The One Book Every Bibliophile Needs To Read

by Sadie Trombetta

Do you prefer pen and paper to keyboards and computers, ancient history to modern technology, and physical books to anything in the digital world? Then you will feel right at home reading The Lost Book of the Grail, the one book every bibliophile needs to read this winter.

In his newest literary mystery, bestselling author and fellow book-lover Charlie Lovett takes readers across the pond on a mysterious, hilarious, and heartwarming search for the one mystical item the world has been dying to find for over 2,000 years: the Holy Grail. Set in the fictional English cathedral city of Barchester, The Lost Book of the Grail follows Arthur Prescott, a middle-aged professor who prefers antique books and ancient manuscripts to people. That is, until the young, tech-savvy American Bethany Davis comes to Barchester Cathedral to digitize its collection, and turns the old-fashioned scholar's life upside down in the process. Soon, Arthur finds himself torn between resisting her modern technology (and her charm), or giving in to the times and letting his own guard down in the process.

But as soon as Arthur learns Bethany shares his passion for Arthurian legend and finding the location of the Holy Grail, he is a goner, and the unlikely duo team up for an even more unlikely mission: to locate the the lost Book of Ewolda, an ancient manuscript about the cathedral's founder that just might hold the key to finding the long-lost Holy Grail.

A fun, literary adventure in the spirit of Indiana Jones and the Last Crusade or The Da Vinci Code, The Lost Book of the Grail is a wildly entertaining story bibliophiles everywhere will love. Here are five reasons why:

The Lost Book Of The Grail by Charlie Lovett, $17, Amazon


It's a literary mystery for the ages.

There are a lot of reasons to fall for Charlie Lovett's clever and bookish novel, but the literary mystery at its center will draw bibliophiles in on page one and won't let them go until its resolution. As the title would imply, The Lost Book of the Grail is about more than just a missing magical cup, but a mysterious lost manuscript that may hold the key to unlocking the truth behind the greatest legends of King Arthur and his knights.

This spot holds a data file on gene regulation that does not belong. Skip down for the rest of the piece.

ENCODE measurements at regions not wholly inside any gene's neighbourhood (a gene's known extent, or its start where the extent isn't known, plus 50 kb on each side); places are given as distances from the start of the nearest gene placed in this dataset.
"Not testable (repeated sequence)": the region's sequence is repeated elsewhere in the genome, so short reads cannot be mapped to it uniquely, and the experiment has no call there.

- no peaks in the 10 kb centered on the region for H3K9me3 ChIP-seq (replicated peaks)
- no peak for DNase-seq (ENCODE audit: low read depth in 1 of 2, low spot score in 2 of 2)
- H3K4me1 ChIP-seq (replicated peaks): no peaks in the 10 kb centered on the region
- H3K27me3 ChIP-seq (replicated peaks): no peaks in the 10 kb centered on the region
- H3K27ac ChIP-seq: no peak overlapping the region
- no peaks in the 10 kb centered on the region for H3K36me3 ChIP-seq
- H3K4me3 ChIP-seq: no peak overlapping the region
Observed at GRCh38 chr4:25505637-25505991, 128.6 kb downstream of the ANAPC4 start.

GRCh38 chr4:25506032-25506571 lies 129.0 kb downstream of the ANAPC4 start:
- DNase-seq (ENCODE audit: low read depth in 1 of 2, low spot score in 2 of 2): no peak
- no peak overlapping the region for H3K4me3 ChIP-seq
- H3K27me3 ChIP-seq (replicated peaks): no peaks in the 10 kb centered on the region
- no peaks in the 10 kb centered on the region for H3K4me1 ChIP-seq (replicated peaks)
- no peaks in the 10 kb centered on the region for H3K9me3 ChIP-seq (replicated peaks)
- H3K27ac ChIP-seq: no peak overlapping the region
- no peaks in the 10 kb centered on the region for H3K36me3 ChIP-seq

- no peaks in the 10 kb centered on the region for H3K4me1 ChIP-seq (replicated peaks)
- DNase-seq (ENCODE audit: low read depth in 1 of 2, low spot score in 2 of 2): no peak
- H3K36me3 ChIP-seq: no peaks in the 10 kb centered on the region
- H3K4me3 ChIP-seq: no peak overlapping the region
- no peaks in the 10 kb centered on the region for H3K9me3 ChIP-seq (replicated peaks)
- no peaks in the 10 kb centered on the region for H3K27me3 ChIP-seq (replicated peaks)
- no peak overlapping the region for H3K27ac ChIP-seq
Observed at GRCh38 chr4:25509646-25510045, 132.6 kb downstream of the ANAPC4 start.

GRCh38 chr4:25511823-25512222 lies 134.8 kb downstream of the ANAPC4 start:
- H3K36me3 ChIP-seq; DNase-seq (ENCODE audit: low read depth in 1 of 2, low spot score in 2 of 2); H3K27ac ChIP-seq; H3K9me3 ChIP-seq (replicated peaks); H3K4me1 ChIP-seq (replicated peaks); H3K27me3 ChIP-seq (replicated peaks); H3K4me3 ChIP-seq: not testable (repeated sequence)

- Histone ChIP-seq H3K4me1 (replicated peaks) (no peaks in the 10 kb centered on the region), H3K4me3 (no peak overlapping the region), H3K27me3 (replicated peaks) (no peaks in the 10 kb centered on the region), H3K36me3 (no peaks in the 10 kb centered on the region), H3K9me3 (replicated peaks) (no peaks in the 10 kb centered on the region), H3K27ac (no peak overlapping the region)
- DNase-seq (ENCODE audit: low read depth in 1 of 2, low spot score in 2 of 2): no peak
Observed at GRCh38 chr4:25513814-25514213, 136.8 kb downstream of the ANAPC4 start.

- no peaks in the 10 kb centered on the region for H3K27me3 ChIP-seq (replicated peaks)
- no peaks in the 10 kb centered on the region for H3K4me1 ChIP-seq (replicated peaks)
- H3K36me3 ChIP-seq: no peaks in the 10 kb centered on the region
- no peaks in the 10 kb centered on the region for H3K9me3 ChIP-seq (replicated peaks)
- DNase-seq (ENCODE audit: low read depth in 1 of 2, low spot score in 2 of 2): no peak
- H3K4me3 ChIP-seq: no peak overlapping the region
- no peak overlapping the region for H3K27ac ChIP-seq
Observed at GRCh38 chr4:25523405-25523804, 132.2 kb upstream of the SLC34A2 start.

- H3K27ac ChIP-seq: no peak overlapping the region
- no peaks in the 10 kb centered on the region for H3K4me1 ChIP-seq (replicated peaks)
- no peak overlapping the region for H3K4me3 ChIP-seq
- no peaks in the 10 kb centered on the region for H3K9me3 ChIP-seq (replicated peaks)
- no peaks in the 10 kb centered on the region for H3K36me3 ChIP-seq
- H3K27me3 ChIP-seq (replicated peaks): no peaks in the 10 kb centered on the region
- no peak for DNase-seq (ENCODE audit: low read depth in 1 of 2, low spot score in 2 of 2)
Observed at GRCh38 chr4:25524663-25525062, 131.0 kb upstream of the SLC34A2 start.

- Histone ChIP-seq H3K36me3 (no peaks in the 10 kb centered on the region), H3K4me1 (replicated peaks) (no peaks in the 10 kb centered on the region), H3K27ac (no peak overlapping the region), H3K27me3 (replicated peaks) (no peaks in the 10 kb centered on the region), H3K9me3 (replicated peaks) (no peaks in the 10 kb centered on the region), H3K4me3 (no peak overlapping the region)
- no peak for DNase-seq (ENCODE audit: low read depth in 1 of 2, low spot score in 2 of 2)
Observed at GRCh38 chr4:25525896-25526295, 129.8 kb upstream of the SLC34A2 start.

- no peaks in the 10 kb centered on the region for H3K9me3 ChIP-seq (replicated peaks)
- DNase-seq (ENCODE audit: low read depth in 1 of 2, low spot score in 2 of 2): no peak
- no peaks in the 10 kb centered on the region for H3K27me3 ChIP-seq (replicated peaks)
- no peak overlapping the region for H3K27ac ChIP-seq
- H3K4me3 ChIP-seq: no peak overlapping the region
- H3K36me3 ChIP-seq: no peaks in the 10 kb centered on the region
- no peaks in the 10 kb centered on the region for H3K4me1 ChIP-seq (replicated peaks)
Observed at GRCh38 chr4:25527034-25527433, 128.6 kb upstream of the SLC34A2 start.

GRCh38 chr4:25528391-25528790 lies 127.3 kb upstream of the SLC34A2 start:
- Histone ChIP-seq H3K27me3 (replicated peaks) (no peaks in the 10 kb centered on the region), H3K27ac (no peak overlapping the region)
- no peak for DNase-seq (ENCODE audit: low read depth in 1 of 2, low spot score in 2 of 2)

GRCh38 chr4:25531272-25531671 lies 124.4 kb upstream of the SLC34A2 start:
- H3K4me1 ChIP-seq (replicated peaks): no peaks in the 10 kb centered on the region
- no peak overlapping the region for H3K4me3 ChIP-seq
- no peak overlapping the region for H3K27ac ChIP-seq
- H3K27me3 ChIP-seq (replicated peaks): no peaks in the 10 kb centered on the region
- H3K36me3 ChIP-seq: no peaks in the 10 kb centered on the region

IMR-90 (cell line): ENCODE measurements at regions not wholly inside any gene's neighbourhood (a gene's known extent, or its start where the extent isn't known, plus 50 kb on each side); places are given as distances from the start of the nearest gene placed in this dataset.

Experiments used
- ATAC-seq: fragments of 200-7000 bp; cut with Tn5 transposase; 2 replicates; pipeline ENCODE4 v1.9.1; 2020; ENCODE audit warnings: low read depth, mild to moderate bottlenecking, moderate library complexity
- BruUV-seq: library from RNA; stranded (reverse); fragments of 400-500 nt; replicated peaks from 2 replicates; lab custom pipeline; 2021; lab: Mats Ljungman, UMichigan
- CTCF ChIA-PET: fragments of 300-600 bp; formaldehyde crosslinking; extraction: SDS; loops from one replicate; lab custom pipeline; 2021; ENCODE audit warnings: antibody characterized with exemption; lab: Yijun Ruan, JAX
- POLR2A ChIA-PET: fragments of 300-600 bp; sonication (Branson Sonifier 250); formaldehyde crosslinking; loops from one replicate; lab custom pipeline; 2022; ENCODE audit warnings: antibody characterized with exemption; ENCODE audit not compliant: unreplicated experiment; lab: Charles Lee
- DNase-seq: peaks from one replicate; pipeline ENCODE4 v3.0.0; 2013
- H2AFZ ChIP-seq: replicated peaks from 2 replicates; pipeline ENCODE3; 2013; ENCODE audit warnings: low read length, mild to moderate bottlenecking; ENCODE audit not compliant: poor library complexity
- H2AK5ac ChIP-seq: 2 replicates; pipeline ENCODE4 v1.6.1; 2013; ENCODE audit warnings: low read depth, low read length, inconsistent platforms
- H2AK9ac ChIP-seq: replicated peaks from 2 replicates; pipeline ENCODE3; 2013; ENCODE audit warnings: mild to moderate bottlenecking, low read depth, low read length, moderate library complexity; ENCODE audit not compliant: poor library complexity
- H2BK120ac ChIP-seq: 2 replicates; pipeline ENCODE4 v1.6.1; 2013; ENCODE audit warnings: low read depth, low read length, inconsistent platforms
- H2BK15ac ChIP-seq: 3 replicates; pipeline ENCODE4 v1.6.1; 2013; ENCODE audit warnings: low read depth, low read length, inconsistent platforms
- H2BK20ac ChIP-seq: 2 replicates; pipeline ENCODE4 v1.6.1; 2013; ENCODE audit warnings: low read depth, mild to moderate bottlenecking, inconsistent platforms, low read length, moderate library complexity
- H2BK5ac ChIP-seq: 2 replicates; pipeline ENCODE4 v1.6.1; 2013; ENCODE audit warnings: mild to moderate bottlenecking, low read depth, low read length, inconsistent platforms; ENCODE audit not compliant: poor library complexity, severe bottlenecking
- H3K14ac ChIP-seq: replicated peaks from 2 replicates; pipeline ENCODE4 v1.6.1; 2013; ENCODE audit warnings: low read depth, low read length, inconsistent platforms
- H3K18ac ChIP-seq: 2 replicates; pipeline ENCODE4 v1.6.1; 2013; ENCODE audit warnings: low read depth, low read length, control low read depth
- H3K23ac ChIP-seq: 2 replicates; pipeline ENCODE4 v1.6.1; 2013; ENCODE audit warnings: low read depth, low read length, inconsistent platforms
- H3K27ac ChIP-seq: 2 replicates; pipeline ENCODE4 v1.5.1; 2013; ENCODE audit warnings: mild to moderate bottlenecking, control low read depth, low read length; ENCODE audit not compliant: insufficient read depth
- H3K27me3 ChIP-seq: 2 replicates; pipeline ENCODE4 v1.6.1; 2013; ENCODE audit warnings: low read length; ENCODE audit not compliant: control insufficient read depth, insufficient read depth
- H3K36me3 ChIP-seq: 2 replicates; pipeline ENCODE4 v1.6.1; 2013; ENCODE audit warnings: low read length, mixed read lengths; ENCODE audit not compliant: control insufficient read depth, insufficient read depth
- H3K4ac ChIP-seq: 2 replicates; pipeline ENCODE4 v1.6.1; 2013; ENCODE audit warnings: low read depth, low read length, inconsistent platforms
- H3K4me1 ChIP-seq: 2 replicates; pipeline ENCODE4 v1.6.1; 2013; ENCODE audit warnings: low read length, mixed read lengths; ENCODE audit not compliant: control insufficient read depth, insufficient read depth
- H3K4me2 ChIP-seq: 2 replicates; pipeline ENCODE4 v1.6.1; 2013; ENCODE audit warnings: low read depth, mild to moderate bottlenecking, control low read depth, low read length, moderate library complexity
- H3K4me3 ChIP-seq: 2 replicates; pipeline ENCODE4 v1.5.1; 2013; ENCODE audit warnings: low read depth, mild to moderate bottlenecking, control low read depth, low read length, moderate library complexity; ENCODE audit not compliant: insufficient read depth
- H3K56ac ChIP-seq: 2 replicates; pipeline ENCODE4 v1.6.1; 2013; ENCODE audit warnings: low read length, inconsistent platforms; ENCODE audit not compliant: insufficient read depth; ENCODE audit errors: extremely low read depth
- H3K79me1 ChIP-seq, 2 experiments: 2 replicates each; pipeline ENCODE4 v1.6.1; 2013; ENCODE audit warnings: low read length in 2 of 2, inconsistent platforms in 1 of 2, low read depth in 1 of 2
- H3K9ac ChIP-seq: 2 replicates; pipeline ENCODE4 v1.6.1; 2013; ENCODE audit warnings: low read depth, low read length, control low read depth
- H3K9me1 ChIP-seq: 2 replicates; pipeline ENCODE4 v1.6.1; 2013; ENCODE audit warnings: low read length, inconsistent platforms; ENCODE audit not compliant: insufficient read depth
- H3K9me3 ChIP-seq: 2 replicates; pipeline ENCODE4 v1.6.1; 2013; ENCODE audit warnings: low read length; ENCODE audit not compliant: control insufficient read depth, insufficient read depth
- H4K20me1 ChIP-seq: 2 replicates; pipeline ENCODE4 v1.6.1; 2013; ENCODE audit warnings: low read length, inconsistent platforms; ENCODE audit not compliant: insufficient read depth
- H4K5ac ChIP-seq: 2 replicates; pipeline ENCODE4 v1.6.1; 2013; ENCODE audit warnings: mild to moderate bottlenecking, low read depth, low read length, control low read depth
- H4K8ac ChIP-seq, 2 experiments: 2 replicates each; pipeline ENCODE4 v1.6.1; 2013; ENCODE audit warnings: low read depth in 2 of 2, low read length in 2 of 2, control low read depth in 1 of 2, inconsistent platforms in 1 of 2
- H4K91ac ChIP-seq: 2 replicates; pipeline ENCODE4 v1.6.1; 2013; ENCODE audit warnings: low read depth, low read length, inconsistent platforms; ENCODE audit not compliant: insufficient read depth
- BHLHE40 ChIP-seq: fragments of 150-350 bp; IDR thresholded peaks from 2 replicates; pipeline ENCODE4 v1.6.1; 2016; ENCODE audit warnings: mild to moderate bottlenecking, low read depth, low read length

Though the majority of the story takes place in modern times, Lovett utilizes century-old flashbacks to lay breadcrumbs for his readers to follow all the way up to the present day. Expertly paced, The Lost Book of the Grail unravels slowly, pleasurably, and with just enough suspense to keep readers turning the pages in search for the missing book, and more importantly, the missing Holy Grail.


The characters are fellow bibliophiles.

Like you, the characters in The Lost Book of the Grail, both major and minor, are serious book-lovers. Not only does the old-fashioned yet lovable Arthur work as an English professor at the University, he spends his free time pouring over ancient texts in the Cathedral, collecting rare editions of his favorite P.G. Wodehouse books, and co-running the BB's: the Barchester Bibliophiles, a book club that involves wine, old books, and reading out loud.

Aside from Arthur, the novel's quirky and tech-obsessed American heroine, Bethany, also has a passion for books, both printed and not. She works as a librarian whose job it is to digitize ancient texts and make them available to the whole world, and she celebrates the fact that books should be a right everyone has access to. Alongside Arthur and the other members of the BB's, this fiction crew in Barchester is perhaps the biggest group of bibliophiles, imagined or otherwise. You'll love them.


It's rife with literary references.

If you're going to write a book about, well, books, then it would only make sense to have a few literary references peppered throughout, right? Throughout his novel, Charlie Lovett not only expertly weaves in literary allusions to the legends of King Arthur and the biblical text about the Holy Grail, but he also drops delicious bookish references to everything from P.G. Wodehouse to Jane Austen to J.K. Rowling.

From its first page to its last, The Lost Book of the Grail is overflowing with literary references real book nerds will truly delight in.


It blends together several genres.

At it's core, The Lost Book Grail is a whimsical literary mystery, but the novel is also beautifully layered with elements of humor, romance, adventure, history, and more.

Lovett's unique work combines literary and historical research with classic elements of cozy mysteries, classic love stories, and exciting adventure tales to create a true genre-blending masterpiece. At once funny, heartwarming, and suspenseful, The Lost Book of the Grail has something for every kind of reader, and every kind of book-lover, alike.


It's a love letter to all things bookish.

The Lost Book of the Grail is truly a book-lover's book, a bibliophile's dream in novel form. It celebrates literature throughout time, from the first biblical texts to the oldest Arthurian legends to the modern English humorists and beyond. It honors books in their truest form — printed — while acknowledging the merits of literature's new digital possibilities. It praises authors, new and old, and glorifies the unknowable power books and reading has on all of us.

But, most of all, The Lost Book of the Grail celebrates readers of every kind, from the Arthurs of the world, who prefer reading ancient manuscripts with latex gloves to the Bethanys, who love their e-readers and aren't afraid to show it.

A novel true bibliophiles will be enchanted by, The Lost Book of the Grail deserves a spot on every book-lover's shelf.